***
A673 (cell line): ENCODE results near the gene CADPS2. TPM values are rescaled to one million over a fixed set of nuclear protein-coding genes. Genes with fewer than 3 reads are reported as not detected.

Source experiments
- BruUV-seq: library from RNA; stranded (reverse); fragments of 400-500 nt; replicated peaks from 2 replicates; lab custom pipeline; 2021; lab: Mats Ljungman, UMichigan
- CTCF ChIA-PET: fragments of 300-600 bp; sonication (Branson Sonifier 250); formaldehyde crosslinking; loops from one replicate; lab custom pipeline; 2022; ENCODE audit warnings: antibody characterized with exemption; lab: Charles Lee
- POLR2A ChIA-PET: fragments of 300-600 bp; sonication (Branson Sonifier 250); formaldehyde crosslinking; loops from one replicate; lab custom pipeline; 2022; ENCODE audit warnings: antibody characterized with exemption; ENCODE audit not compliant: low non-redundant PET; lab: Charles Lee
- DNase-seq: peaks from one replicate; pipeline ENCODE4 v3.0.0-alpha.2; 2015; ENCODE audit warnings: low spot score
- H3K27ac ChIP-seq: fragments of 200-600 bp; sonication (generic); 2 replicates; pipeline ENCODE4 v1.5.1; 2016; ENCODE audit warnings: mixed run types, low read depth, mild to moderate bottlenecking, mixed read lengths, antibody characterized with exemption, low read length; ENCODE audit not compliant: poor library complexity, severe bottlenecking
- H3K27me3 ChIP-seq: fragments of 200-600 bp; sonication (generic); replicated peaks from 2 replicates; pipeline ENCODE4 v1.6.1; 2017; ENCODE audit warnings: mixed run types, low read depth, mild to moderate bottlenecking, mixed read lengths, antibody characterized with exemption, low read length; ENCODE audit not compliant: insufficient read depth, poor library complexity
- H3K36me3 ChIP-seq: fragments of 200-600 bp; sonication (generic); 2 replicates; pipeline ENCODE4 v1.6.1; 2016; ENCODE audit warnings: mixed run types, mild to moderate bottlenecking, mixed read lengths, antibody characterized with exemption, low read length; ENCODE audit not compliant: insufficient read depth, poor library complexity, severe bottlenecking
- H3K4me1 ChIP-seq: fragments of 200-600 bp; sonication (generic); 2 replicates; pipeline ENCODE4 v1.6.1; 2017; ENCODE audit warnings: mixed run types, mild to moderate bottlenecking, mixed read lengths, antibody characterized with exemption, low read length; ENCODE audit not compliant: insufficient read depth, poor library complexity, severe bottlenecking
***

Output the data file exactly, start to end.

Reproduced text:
A673 (cell line): ENCODE results near the gene CADPS2. TPM values are rescaled to one million over a fixed set of nuclear protein-coding genes. Genes with fewer than 3 reads are reported as not detected.

Source experiments
- BruUV-seq: library from RNA; stranded (reverse); fragments of 400-500 nt; replicated peaks from 2 replicates; lab custom pipeline; 2021; lab: Mats Ljungman, UMichigan
- CTCF ChIA-PET: fragments of 300-600 bp; sonication (Branson Sonifier 250); formaldehyde crosslinking; loops from one replicate; lab custom pipeline; 2022; ENCODE audit warnings: antibody characterized with exemption; lab: Charles Lee
- POLR2A ChIA-PET: fragments of 300-600 bp; sonication (Branson Sonifier 250); formaldehyde crosslinking; loops from one replicate; lab custom pipeline; 2022; ENCODE audit warnings: antibody characterized with exemption; ENCODE audit not compliant: low non-redundant PET; lab: Charles Lee
- DNase-seq: peaks from one replicate; pipeline ENCODE4 v3.0.0-alpha.2; 2015; ENCODE audit warnings: low spot score
- H3K27ac ChIP-seq: fragments of 200-600 bp; sonication (generic); 2 replicates; pipeline ENCODE4 v1.5.1; 2016; ENCODE audit warnings: mixed run types, low read depth, mild to moderate bottlenecking, mixed read lengths, antibody characterized with exemption, low read length; ENCODE audit not compliant: poor library complexity, severe bottlenecking
- H3K27me3 ChIP-seq: fragments of 200-600 bp; sonication (generic); replicated peaks from 2 replicates; pipeline ENCODE4 v1.6.1; 2017; ENCODE audit warnings: mixed run types, low read depth, mild to moderate bottlenecking, mixed read lengths, antibody characterized with exemption, low read length; ENCODE audit not compliant: insufficient read depth, poor library complexity
- H3K36me3 ChIP-seq: fragments of 200-600 bp; sonication (generic); 2 replicates; pipeline ENCODE4 v1.6.1; 2016; ENCODE audit warnings: mixed run types, mild to moderate bottlenecking, mixed read lengths, antibody characterized with exemption, low read length; ENCODE audit not compliant: insufficient read depth, poor library complexity, severe bottlenecking
- H3K4me1 ChIP-seq: fragments of 200-600 bp; sonication (generic); 2 replicates; pipeline ENCODE4 v1.6.1; 2017; ENCODE audit warnings: mixed run types, mild to moderate bottlenecking, mixed read lengths, antibody characterized with exemption, low read length; ENCODE audit not compliant: insufficient read depth, poor library complexity, severe bottlenecking